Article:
Mercifully, thanks to being able to "put the squeeze" on those friends and family who appreciate quite how much the Arsenal means to us, I was able to roll up to the Box Office this morning, with a couple of grand burning a big hole in my pocket (roll up being the operative word, as roadworks at Finsbury Park are to be avoided like the plague at the moment, as it's absolute mayhem around here, with traffic backing up the entire length of Drayton Park and every other route out of the area).

I've been fretting ever since the Friday deadline that our seats might get thrown back into the system at the click of a mouse and I was dead anxious to get it sorted, both before we ended up losing them and before some other fiscal panic impinged on my wedge. If it wasn't for this and the thought of being caught in that awful gridlock again later in the day, I might have driven on when, to my disappointment, I saw the one person at the Box Office window who I would've most liked to have avoided. I'm familiar with many of the Box Office staff who've been working there for a while and this surly git is just about the most unhelpful of the lot.

Our renewals were probably more like a month overdue, than a mere four days, when I went to pay a couple of seasons back. But with a pal working in the Box Office back then, I knew that our seats were still safe. For similar reasons, worried that the money might dwindle by Monday, I was relieved when I walked around to THOF and discovered the Box Office open, but then disappointed when I eventually saw that it was this same miserable bugger behind the window.

Thankfully I knew better, as otherwise I might have had a heart attack, as he took some sadistic pleasure in telling me "You are too late!" I was about to walk away, thinking I'd better let my mate sort it out on Monday, when he tapped on the window to advise me that he'd relented, as if he was going to do me the massive favour of relieving me of nigh on four grand (for our old West Upper seats).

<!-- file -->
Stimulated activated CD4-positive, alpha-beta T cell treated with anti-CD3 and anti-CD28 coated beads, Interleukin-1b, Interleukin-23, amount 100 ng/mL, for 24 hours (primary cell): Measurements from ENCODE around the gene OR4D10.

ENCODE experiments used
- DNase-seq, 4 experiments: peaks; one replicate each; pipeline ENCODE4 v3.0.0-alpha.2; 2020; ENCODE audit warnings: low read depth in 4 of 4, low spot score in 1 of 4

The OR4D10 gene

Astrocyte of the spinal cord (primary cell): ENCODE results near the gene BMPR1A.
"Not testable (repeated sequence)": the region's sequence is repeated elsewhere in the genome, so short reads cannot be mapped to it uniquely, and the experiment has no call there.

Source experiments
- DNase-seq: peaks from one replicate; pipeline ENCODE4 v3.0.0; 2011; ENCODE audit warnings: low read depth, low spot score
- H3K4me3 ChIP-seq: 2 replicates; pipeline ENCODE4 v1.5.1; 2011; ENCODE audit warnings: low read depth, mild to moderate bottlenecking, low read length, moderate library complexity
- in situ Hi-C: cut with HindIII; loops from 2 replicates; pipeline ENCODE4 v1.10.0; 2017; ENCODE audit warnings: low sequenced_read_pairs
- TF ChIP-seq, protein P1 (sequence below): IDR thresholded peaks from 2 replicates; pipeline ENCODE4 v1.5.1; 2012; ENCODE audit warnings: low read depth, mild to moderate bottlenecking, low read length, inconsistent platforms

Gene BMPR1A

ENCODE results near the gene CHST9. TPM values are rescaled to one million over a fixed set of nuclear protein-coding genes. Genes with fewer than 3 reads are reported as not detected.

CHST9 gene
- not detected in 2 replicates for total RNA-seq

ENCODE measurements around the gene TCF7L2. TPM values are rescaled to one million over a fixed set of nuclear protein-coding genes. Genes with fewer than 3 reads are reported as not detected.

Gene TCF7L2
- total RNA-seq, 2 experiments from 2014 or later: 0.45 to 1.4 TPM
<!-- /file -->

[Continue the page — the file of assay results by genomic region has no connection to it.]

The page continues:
By contrast, he was relatively genial this morning, until I pulled the envelope from my back pocket and produced the readies, at which point he advised me that they no longer take cash! Have you ever heard anything so ridiculous? He didn't have to tell me that there was no box to tick for cash on the renewal forms, but I'd assumed this was merely because they didn't accept cash through the post. It's downright bizarre for him to suggest that they don't accept real money over the counter! I stood there, dumbfounded for a minute, hoping he'd come up with a suggestion, whilst wondering whether I might be able to obtain a two grand postal order at the post office, as I couldn't bank the cash and pay by cheque, as most of it would have been swallowed up by my overdraft in the interim!

Then again, as had been the case previously, I was about to take my leave, in the hope of coming back later and finding someone more helpful at the window, when he indicated that he'd show me some mercy and make an exception! I just couldn't believe that this bloke had once again attempted to put the mockers on the unconfined joy felt at eventually managing to pay for our renewals, with the relief of knowing that I've secured our seats at the Arsenal and another season of viewing.

I suppose his sadistic party piece is intended to leave me feeling grateful to him for being so kind as to agree to take my two thousand pounds! Actually it was 1980 quid to be precise and he would only take it on the proviso that I had the exact money. What a complete tosser and it was a total contrast to my visit to the Box Office on Friday, when I was made to feel a small part of the club I love by the fact that the smiley young lass knew me by name.

His no cash and exact money rules were totally ridiculous because I then proceded to buy tickets for the tournament in July. I happened to pay for these with my Switch card (having spent all my money!!) but it occurred to me this evening that he must have been accepting cash for these tickets and I doubt very much that many punters would have the precise payment!

For your information, having gone on general sale, there are apparently still plenty of tickets for the two games on the Saturday, 28th July (Arse v PSG and Inter v Hamburg) but naturally the games on Sunday, 29th (Arse v Inter and Hamburg v PSG) are rapidly selling out. So you'd better pull your finger out if you fancy watching what I hope will prove to be Paddy's return?

Only the Arsenal could employ a person to deal with the public who's capable of taking two grand from me in such bad grace!!

Big Love
Bernard